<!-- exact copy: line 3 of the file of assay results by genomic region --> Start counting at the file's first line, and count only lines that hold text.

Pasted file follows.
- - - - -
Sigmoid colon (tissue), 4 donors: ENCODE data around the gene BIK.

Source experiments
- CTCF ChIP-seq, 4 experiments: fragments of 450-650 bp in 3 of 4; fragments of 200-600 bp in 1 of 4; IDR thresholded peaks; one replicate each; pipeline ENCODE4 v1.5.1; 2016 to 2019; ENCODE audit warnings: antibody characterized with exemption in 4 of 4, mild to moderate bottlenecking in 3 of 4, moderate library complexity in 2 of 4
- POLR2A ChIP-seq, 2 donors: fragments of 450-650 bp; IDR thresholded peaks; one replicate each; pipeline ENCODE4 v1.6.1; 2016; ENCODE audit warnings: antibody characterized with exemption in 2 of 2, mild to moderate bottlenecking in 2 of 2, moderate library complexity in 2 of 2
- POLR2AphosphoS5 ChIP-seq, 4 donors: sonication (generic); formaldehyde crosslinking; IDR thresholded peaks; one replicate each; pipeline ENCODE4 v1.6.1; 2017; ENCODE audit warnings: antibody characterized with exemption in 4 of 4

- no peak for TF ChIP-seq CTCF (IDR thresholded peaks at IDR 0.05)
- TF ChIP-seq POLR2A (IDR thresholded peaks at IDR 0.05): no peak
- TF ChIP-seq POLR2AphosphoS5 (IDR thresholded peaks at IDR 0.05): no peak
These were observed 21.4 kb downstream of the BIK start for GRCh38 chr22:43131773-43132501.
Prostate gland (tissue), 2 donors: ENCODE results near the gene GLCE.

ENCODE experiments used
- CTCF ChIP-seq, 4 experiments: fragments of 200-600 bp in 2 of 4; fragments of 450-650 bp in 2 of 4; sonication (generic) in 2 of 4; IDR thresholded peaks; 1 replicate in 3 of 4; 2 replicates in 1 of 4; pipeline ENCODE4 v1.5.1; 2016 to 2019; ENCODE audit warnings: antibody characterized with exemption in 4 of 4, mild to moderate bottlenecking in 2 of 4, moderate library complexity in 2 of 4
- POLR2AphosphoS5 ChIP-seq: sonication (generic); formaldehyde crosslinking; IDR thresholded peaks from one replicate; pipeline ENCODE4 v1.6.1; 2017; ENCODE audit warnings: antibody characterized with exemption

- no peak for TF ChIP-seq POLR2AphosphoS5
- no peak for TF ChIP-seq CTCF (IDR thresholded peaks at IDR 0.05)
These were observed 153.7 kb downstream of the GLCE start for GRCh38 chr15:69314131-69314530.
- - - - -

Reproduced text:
- CTCF ChIP-seq, 4 experiments: fragments of 450-650 bp in 3 of 4; fragments of 200-600 bp in 1 of 4; IDR thresholded peaks; one replicate each; pipeline ENCODE4 v1.5.1; 2016 to 2019; ENCODE audit warnings: antibody characterized with exemption in 4 of 4, mild to moderate bottlenecking in 3 of 4, moderate library complexity in 2 of 4